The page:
By Lisa Aggarwal
I really thought that I was prepared.
As a Catholic school student, I endured endless detention threats regarding dress code violations. As an HR professional, I have mediated endless dress code disputes. I’ve coached clients on how to appear more professional via their attire. Corporate offices were previously “business casual,” now they are “CASUAL casual.” It seems that so much of our culture is linked to our external appearance. We are even taught to dress for the role we seek. I thought I had nailed how to dress for success.
But this is a new day. Just as Chicago has issued a new stay-at-home advisory for the next 30 days in response to rising Covid-19 cases, I get hit with these two articles. On the same day, within five minutes.
We know that video conferences and remote work have opened a gateway to a more casual corporate uniform–but are sweatsuits the new power suit? Sometimes I will throw a blazer on to give the impression I mean business (all while wearing my yoga pants)…but now I need one with shoulder pads? Maybe I should just keep a “Zoom shirt” in my office (by office, I mean kitchen) for video conferences and call it a day. Hopefully I don’t end up like one of my countless friends who accidentally have stood up during an online meeting only to expose their pajama bottoms.
Today, it seems that most of us are just seeking comfort, in any form. Perhaps this will cause a subliminal shift to pay less attention to external appearance and more to an employee’s value and contribution. Or one can only hope!
How has your business handled dress codes, or lack thereof?
It might seem obvious to speak about three women upon whom I am dependent for my body not seizing up on me from sitting for seven months—but it is not THAT stretching I am referring to.
One of the best business books I picked up in a long time is Stretch – Unlock the Power of Less – and Achieve More Than You Ever Imagined. One of the things most appreciated is that the author, an organizational development expert, provides research to back up many of my own theories from years of observing. A key theme in the book is resourcefulness—making do with what you have at hand versus waiting for the perfect desk, office, or moment.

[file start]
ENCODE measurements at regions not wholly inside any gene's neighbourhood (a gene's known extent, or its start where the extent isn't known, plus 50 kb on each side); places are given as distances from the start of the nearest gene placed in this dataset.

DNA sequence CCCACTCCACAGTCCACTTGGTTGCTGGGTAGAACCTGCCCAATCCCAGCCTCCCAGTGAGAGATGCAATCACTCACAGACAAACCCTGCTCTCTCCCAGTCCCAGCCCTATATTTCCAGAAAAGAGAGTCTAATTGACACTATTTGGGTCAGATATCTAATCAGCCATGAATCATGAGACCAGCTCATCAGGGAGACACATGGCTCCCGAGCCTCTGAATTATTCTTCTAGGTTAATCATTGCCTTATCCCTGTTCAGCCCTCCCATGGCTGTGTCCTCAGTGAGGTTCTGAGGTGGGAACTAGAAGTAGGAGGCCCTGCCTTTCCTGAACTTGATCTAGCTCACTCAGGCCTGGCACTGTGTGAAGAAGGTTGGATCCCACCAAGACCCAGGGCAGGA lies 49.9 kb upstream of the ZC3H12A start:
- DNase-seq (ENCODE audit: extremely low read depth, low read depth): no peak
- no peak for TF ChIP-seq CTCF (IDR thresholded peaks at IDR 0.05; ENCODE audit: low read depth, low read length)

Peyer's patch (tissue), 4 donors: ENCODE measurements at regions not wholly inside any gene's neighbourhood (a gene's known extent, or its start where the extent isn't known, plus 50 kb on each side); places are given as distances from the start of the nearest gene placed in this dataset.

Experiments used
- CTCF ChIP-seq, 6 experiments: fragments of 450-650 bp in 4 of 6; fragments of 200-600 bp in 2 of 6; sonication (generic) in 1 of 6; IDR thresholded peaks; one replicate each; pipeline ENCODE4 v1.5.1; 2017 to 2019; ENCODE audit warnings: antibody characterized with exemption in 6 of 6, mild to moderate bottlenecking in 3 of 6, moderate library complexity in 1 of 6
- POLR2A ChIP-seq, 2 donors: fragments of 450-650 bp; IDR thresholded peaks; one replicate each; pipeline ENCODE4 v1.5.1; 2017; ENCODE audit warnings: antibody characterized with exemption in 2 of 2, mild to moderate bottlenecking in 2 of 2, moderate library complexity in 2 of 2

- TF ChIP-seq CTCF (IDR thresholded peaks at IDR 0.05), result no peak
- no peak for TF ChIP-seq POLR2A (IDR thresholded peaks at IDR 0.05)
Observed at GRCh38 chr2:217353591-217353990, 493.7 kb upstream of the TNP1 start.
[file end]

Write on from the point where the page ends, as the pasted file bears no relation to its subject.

In my own life, one of the best examples of the resourcefulness that I’ve experienced during this pandemic comes from three people who have spent the past several years teaching me how to stretch, literally. Using different modalities, Stephanie, Kathleen, and Sarah have stretched, and strengthened me, using different aspects of PT, Gyrotonic, and Pilates. In the midst of a national pandemic, I was not ready to give up my own stretching, especially as being confined to quarters made me feel like I was shrinking.
Exactly as Scott Sonenshein describes, these three women on whom I have come to rely on for my physical well-being, quickly figured out how their other clients and I could improvise without a studio and equipment. Anyone who is familiar with Pilates or Gyrotonic understands that they typically involve elaborate equipment, but I quickly sourced some additional foam rollers and my physical therapist sent out therapy bands to several of her clients. Being an early lover of Zoom, I was able to lend a hand in coordinating us all online. One day we decided that the screen definition was a little too good when one of the instructors could detect a muscle group that was not engaging!
All three of these lifesavers have invented new techniques, improvised equipment for clients who didn’t have weights at home (soup cans are just fine!) and focused on what was most important—the physical health and well-being of their clients.
Where are places that you have stretched?
At the outset of the quarantine, or work from home, or life via Zoom, it seemed that we were all learning, or relearning statistics—R0 and R1. Now a whole new vocabulary has emerged to describe our current life. Here are a few chuckles for this short week:
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